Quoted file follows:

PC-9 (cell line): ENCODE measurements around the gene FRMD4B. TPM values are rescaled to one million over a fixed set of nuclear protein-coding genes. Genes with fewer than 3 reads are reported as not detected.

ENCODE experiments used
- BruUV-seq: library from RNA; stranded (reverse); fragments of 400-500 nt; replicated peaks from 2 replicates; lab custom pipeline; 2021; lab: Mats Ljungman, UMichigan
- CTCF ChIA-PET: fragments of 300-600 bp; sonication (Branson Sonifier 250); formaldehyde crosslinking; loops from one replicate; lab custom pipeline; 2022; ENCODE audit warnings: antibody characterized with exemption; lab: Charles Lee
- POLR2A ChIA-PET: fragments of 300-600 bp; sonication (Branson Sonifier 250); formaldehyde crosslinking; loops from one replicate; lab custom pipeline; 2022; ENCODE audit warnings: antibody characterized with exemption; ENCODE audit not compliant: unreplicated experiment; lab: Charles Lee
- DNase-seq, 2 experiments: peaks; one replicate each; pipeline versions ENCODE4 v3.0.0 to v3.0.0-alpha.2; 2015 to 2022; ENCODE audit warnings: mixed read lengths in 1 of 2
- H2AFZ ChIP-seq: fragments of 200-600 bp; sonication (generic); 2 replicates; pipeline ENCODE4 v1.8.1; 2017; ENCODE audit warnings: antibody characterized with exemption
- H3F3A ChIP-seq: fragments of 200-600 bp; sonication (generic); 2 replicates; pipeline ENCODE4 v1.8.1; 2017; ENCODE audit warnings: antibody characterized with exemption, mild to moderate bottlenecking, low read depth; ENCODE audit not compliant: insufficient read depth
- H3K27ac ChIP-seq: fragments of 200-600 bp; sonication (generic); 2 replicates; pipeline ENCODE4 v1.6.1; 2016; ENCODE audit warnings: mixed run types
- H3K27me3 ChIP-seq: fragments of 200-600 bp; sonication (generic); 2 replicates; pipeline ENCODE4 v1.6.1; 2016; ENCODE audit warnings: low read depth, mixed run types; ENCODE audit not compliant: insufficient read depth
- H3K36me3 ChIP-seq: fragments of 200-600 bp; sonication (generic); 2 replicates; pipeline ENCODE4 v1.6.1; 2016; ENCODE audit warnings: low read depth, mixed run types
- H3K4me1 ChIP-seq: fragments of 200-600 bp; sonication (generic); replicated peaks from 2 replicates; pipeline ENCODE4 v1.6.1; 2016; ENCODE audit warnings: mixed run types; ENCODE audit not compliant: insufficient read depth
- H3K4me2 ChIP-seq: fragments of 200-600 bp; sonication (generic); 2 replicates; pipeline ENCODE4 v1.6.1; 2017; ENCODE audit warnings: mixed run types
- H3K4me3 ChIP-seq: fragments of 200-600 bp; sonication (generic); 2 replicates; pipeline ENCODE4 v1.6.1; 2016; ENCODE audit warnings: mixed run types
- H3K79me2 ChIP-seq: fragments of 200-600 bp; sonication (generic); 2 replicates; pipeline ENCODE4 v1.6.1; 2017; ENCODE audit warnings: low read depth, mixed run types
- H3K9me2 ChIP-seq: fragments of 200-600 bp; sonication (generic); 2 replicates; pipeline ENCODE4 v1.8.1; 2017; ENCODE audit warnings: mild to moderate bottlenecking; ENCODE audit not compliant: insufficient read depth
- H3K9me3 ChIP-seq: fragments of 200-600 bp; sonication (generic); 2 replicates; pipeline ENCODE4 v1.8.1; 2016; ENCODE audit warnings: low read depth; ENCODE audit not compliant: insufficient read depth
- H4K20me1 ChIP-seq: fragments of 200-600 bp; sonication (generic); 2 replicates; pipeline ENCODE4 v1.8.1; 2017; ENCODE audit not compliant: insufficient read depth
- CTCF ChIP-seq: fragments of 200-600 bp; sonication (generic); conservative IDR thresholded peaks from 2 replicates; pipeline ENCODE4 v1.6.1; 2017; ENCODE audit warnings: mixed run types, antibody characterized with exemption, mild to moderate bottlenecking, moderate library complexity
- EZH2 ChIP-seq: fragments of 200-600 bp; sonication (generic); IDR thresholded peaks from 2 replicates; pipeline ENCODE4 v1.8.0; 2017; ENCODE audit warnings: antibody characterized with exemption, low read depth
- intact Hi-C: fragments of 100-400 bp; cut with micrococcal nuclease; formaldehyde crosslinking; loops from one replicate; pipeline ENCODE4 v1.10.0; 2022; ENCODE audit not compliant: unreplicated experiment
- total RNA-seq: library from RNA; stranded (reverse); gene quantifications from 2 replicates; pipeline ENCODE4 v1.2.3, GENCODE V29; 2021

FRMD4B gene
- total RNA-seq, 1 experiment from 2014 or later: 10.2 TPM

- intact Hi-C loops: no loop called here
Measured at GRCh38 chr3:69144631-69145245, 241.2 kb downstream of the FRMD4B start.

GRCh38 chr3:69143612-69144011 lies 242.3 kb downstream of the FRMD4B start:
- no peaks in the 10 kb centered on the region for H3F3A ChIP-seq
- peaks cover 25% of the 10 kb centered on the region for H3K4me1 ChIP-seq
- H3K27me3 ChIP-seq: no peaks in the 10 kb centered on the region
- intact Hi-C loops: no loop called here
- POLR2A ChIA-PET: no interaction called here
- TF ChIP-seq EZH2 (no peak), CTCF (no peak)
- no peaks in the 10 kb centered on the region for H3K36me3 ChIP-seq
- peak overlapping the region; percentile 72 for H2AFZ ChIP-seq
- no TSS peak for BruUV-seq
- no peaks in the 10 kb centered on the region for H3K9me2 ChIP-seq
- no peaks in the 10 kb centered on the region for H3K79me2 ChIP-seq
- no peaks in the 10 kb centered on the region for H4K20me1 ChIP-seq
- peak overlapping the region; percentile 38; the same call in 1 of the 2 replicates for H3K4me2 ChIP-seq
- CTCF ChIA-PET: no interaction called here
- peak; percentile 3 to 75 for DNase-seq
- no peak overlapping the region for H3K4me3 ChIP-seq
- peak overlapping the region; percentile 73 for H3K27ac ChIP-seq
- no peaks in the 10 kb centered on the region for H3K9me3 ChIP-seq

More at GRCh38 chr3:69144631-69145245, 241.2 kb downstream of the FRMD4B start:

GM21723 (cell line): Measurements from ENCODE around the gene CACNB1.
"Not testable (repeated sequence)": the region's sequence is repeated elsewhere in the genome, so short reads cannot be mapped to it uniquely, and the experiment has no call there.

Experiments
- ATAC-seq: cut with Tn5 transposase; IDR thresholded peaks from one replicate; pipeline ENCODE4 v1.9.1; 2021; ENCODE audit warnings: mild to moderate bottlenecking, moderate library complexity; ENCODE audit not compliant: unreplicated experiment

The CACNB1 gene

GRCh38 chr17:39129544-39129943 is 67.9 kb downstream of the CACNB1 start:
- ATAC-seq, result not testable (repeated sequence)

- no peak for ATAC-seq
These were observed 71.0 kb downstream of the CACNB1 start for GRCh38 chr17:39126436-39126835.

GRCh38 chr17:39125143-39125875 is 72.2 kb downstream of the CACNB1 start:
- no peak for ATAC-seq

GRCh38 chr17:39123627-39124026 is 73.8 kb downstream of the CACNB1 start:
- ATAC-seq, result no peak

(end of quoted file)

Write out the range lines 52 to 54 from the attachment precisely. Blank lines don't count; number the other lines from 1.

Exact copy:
GRCh38 chr17:39129544-39129943 is 67.9 kb downstream of the CACNB1 start:
- ATAC-seq, result not testable (repeated sequence)

- no peak for ATAC-seq